Editor’s note: You may have heard the saying ‘the journey is the destination’, but some travellers actually put that philosophy into practice. Presenting, #FTravellers — on-the-road (or air/sea) dispatches from travel enthusiasts on long journeys.
The first travellers we have on board are Ankita Kumar and Rohith Subramaniam, the duo that makes up Droom Caravan Chronicles. They’re on a 100-day journey across India (with 30 halt locations), in a caravan rebuilt from a ‘90s Matador.
100 days | 30 locations | 3 travellers | 1 caravan.
This is post 3 from Droom Caravan Chronicles.
If you missed our first post on Firstpost, where we explained all about who we are and how we got onto an epic road trip through India in our caravan, here's an introduction — we’re Ankita Kumar and Rohith Subramaniam, travel enthusiasts and the founders of Caravan Chronicles. We're travelling across India in a caravan that we rebuilt from a '90s Matador, for 100 days.
In this dispatch, we're going to talk to about days 11-30 of our trip (we covered day 0-10 in our previous one). Ready?
Route/milestones: A ticket for speeding-Kerala/Wayand-staying at a campsite with infinity pools-cops telling us we had to be related by blood to travel together
We'd made our way to Bandipur after suffering a few breakdowns along the road. Now, it was time for us to head to Kerala. The Karnataka police had never stopped us, but the Kerala police were not quite as generous. We were stopped by them at least three times as our bright orange Kiro made her way through the state's roads. Their reasons? Something as ridiculous as us not being blood relatives, and travelling together in a caravan! A bribe would have saved us some time and effort, but we refused and were promptly escorted to a police station and then an RTO office. We stood our ground, however, and got away without paying a single rupee! Of course, it did cost us half a day, but the moral victory alone was worth it.
As though to make up for the morning's travails, that night, we stayed at a stunning campsite in Wayanad, which had its own infinity pool! It was quite a surprise to find this little gem tucked away in Wayanad.
From Wayanad, it was onwards to Thekkady — a leg of the journey on which we were stopped by the cops for speeding. We were happy to pay the fine, however — it was validation that our old little Matador could actually speed!
One thing we have to point out about our Kerala sojourn was the lack of respect for privacy we encountered. Once we were sleeping inside the van and woke up to find a man peeping in at us. When we asked him what he was up to, he very matter-of-factly asked us to go back to sleep, saying he just wanted to check out the van.
At Thekkady, we halted at an amazing campsite called Camp on the Clouds. It was quite basic — just four bathrooms and an empty ground. We pitched our own tents there. The camping spot was so high up that there were clouds beneath us in the morning! It had little benches perched right at the edge of the cliff that overlooked a massive valley full of tea plantations and little lakes. We cooked our food, brewed our tea, and sat there by the edge of the world sipping on it, while the clouds floated by.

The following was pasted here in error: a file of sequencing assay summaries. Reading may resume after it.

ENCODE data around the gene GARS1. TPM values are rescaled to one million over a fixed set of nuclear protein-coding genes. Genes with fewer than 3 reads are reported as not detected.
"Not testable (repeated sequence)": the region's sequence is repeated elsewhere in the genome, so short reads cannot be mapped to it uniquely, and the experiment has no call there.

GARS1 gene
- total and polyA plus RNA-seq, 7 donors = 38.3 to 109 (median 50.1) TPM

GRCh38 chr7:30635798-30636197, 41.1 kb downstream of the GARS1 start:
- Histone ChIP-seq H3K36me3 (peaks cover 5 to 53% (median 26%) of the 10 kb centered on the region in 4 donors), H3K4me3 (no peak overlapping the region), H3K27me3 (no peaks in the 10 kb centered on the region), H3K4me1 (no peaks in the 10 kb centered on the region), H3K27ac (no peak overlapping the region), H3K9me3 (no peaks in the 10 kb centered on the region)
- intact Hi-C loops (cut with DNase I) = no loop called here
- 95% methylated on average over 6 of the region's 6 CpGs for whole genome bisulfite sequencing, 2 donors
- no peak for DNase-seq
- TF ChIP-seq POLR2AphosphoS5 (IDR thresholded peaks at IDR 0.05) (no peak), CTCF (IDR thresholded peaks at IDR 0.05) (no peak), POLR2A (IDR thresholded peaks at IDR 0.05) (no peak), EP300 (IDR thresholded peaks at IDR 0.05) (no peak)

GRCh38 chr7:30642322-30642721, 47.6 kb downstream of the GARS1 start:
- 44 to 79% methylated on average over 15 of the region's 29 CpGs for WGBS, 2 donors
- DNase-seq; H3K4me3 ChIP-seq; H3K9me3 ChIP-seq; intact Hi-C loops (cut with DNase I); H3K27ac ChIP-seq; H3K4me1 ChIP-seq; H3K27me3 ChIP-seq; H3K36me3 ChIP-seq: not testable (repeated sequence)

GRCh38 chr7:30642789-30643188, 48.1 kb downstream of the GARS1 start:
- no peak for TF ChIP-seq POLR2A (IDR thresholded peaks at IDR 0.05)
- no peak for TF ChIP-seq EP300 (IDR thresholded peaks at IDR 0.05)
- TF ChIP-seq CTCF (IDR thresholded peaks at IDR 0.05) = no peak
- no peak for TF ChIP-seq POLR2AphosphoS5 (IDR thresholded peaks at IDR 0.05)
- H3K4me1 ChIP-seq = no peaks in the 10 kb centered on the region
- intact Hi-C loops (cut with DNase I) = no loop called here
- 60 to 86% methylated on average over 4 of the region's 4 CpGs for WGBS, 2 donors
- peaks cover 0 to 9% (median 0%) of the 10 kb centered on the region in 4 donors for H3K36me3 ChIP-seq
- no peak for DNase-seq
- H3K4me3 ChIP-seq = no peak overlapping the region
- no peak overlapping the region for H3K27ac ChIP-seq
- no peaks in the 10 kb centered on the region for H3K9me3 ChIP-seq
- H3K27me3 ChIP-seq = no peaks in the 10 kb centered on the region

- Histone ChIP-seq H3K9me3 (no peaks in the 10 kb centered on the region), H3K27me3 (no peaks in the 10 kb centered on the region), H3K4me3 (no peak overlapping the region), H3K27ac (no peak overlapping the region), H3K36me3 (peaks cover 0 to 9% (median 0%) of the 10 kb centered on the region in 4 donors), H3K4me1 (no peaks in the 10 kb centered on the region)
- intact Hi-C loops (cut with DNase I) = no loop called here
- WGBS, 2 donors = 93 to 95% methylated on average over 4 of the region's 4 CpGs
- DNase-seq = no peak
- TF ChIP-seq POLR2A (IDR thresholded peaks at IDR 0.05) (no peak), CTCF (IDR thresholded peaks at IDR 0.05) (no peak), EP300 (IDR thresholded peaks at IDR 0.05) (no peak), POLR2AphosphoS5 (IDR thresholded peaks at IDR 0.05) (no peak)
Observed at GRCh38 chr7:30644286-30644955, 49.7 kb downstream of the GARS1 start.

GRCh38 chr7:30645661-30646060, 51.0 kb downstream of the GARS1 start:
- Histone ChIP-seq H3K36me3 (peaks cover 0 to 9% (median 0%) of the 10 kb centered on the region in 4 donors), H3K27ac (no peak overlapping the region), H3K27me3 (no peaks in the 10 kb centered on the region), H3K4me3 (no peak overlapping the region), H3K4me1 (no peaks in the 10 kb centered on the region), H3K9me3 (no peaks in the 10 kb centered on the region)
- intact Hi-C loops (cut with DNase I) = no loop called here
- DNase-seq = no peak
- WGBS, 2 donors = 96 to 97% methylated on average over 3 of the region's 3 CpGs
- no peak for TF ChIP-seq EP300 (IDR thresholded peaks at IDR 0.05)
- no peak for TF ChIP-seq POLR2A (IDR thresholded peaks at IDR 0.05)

Route/milestones: Plogging-Malgudi Days-a meal in Mangalore-fan meet-up in Udupi
We made a little detour and went to Kodaikanal for a plogging event organised by our camping partners Campmonk and Jacob Cherian from Misty Mountain Hop. Plogging is basically a Swedish concept that combines jogging and picking up litter along the way. This was a first-of-its-kind event in India where trekking enthusiasts and nature lovers got together to clean up Karuna Farms in Kodaikanal.
We plogged for two days and gathered piles and piles of garbage. Even though this was just a small drop in the ocean of garbage that sullies the hills of Kodi, it was still a step towards a cleaner Kodaikanal. The people that came together for this initiative were some of the most interesting that we had met and everyone was trying in their own way to make this world a better place.
We then drove along the coast to get to Agumbe, which is known for its biodiversity. We stayed at a 350-year-old property called Hingaara — fantastically well preserved by Shashank Hegde (a beautiful soul). This house had been passed down through generations and the antiques had been preserved and looked after meticulously by each. 'Hingaara' refers to the arecanut flower that grows in plenty here in Agumbe. Our stay here was incredibly idyllic — we cooked lunch by the backwaters, visited an amazing government school, played cricket with local boys, had breakfast in a tree house, spotted snakes in the wild, and watched a traditional Yakshagana performance. No wonder then that we found it incredibly difficult to move on!
But move on we did, and made our way to Mangalore and Udupi where we met up with some of our followers and had breakfast with them.
Stay tuned for more from Droom Caravan Chronicles on #FTravellers.
Your guide to the latest election news, analysis, commentary, live updates and schedule for Lok Sabha Elections 2019 on firstpost.com/elections. Follow us on Twitter and Instagram or like our Facebook page for updates from all 543 constituencies for the upcoming general elections.
Updated Date: Sep 06, 2018 12:55:40 IST